A rewriting of Joyce and a collection of stories from Ireland’s up-and-coming and already-proven writing talents? For its first outing, Tramp Press has managed both to set itself a mighty challenge and to launch itself triumphantly as a pretty bloody clever impresario. Lest the title doesn’t clue you up, Dubliners 100 is a story collection conceived (by editor Thomas Morris, perhaps already familiar to some of you as the new force behind Ireland’s foremost literary magazine, The Stinging Fly) as a celebration of the original book’s centenary in the form of reimagined/rewritten/reinterpreted versions of Joyce’s fifteen stories. These are ‘cover versions’, explains Morris, in one of the most entertaining anthology introductions I’ve read in a while; stories that will ‘grant you access to the nuances’ of the originals, ‘to the finest and most interesting of the nooks and crannies’, whilst still standing as ‘spectacular vehicles in their own right’. Does he succeed? Well, the task, as I said, is a daunting one: Dubliners, as one of our reviewers here lately remarked, ‘has a fighting case for being named the greatest short story collection ever written’. If you’re a scholar of Irish fiction, modernism, short fiction, or, hell, any fiction, the chances are you’ve been thoroughly immersed in that book at least once, and whether it was a gleeful, bewildered, or stunned immersion, it won’t have been a forgettable one. Elliptical, beautiful, strange, sad and hilarious; politically complex and astute; a study, the academics tell us, into the cultural and spiritual paralysis of the capital of an as-yet unborn nation-state at the turning of the century that shaped our own: it’s safe to say that Joyce’s only collection is a big hit around these parts, and so we cracked this new text open with a not inconsiderable dose of trepidation. With some relief then, we’re glad to report that, while not quite replicating Joycean peaks of awesomeness, it’s an interesting and attention-grabbing volume that, despite its few flaws, certainly warrants a closer look.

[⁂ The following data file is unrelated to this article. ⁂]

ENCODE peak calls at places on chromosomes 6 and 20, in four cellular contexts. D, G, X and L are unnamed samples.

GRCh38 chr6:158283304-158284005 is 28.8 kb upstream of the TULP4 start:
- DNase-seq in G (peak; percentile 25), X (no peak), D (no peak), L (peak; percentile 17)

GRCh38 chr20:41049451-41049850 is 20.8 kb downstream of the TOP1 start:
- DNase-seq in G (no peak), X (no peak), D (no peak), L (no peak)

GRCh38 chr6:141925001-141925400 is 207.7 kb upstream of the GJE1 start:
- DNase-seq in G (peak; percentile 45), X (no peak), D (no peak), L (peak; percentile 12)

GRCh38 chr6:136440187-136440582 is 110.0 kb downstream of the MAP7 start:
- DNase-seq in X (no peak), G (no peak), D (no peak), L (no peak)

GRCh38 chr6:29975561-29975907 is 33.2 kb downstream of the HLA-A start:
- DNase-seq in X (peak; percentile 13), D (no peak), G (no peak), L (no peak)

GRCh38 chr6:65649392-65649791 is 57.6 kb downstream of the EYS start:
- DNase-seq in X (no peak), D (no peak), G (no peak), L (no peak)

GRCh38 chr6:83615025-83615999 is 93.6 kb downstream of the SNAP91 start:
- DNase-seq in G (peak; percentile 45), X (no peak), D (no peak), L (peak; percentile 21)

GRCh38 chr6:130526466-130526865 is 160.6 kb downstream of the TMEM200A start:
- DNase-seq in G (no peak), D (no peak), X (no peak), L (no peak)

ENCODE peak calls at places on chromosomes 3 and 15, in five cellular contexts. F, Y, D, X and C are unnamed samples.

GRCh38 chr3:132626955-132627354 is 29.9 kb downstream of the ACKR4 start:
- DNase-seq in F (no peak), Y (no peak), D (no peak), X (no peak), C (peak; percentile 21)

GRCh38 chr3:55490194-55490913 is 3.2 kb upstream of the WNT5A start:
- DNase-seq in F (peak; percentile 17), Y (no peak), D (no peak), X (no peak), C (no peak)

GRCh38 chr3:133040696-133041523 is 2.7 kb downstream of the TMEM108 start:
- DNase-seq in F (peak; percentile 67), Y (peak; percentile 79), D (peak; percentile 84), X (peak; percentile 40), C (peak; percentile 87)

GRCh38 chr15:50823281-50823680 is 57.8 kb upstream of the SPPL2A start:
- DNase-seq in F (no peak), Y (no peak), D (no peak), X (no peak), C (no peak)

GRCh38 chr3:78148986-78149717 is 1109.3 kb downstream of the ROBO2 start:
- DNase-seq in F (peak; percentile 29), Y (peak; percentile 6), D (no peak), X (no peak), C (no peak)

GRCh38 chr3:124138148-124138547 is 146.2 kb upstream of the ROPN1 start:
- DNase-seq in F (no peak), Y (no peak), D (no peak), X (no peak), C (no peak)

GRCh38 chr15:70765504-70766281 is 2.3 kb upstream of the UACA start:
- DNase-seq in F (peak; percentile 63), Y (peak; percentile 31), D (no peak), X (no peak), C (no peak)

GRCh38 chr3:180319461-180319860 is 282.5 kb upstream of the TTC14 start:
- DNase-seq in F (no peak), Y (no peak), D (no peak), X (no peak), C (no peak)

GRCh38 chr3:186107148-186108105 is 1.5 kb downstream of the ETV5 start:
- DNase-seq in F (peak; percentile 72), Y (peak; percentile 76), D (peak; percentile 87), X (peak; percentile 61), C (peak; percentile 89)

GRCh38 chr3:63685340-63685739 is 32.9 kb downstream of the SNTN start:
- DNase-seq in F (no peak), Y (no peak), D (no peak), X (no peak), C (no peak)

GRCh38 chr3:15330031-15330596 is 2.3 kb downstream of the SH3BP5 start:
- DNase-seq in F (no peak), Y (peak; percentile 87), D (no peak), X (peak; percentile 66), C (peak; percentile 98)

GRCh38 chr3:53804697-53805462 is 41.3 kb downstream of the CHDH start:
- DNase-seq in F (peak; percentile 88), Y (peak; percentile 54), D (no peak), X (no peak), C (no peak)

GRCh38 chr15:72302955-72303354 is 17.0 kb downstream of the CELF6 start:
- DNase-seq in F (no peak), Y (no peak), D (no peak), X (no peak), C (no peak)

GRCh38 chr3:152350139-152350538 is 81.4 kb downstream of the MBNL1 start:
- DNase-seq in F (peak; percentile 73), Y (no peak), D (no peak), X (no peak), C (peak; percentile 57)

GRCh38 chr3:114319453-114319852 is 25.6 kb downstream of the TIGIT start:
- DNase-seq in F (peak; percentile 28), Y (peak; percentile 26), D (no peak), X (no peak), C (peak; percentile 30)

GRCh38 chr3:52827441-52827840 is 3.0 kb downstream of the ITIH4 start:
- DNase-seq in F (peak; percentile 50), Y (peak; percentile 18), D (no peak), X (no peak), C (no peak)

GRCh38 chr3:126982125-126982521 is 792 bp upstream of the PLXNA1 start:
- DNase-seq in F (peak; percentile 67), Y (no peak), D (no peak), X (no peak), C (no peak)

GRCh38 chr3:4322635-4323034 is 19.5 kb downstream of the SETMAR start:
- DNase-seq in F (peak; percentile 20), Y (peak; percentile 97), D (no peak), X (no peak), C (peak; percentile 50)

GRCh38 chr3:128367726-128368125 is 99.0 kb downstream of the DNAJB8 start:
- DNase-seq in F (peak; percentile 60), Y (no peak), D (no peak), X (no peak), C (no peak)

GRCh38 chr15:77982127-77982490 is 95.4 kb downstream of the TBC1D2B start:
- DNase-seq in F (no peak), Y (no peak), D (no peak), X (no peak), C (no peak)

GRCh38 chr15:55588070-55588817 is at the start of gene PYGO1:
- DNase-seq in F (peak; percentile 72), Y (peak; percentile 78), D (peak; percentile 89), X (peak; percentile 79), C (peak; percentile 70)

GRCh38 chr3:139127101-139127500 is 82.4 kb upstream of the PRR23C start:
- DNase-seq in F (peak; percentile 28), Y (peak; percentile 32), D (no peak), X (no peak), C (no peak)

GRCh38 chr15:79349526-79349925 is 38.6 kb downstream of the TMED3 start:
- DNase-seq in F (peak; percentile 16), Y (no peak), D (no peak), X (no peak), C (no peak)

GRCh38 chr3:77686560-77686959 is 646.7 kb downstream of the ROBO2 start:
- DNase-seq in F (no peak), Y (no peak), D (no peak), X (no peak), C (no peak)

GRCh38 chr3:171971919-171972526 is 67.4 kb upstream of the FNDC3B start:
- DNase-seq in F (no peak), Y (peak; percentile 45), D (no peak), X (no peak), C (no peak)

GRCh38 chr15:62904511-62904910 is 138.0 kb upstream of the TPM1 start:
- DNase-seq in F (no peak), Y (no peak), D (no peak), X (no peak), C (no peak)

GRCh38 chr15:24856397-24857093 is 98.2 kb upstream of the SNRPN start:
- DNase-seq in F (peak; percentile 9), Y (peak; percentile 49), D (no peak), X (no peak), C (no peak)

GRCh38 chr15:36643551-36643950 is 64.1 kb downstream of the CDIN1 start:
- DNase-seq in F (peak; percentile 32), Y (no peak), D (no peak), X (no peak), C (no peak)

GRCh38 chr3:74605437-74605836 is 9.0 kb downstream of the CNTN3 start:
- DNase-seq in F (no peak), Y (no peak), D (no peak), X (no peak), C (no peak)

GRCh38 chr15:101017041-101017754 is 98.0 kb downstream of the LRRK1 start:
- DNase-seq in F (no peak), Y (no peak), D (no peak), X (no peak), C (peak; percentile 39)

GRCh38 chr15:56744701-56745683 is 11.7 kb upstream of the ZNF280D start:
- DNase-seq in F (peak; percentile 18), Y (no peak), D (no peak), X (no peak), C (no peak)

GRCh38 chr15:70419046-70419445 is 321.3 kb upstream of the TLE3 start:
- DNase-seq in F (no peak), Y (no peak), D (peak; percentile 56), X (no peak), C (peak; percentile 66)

When I said there were some tried and tested authors on board this ship, I was talking Patrick McCabe, Paul Murray, new superstar Eimear McBride, Donal Ryan, John Boyne and Peter Murphy; the others certainly aren’t untried, but are likely less well-known to many international readers: Sam Coll, Belinda McKeon, John Kelly, Andrew Fox, Michele Forbes, Oona Frawley, Evelyn Conlon, Mary Morrisey and Elske Rahill. The stories themselves are as varied, in style, substance and interpretive styles, as the list of authors itself, and while some of the writers have offered more pretty clear-cut rewritings of the original pieces in (more or less) contemporary settings, others have snagged on particular themes or motifs that they’ve instantiated in stories that are more like riffs on their progenitors than classic updatings. Joyce’s book is unified, obviously enough, by his authorship, as well as by setting and theme and subtle intertextual references between its sections; here, that unity is necessarily absent, and in fact, its variety presents the book, at times, more like a miscellany than like the cycle of linked stories that is how some describe Dubliners. In that respect, it’s arguably as much an homage to Ulysses, a text that is itself referenced more than once, in a sneaky reference to literary pornography, in the use of ‘snotgreen’. As Morris says, though, the stories have to stand alone as much as they need to be recognisably inspired by the originals, a task that is made more difficult by the fact that they retain those stories’ titles. The reader’s tendency (we’re taking ourselves as the gold standard; strike us down for such hubris!) to perform an inner compare-and-contrast, watching out for parallels and in-jokes, is likely to mean that the effect of each story as an independent entity is lessened; in fact, we’d be interested to hear how they’d all have done as non-commissioned pieces in assorted literary journals. Returning to reality, though, we didn’t find all the stories entirely convincing, and with Joyce himself as the on-call muse, our standard was perhaps unusually high.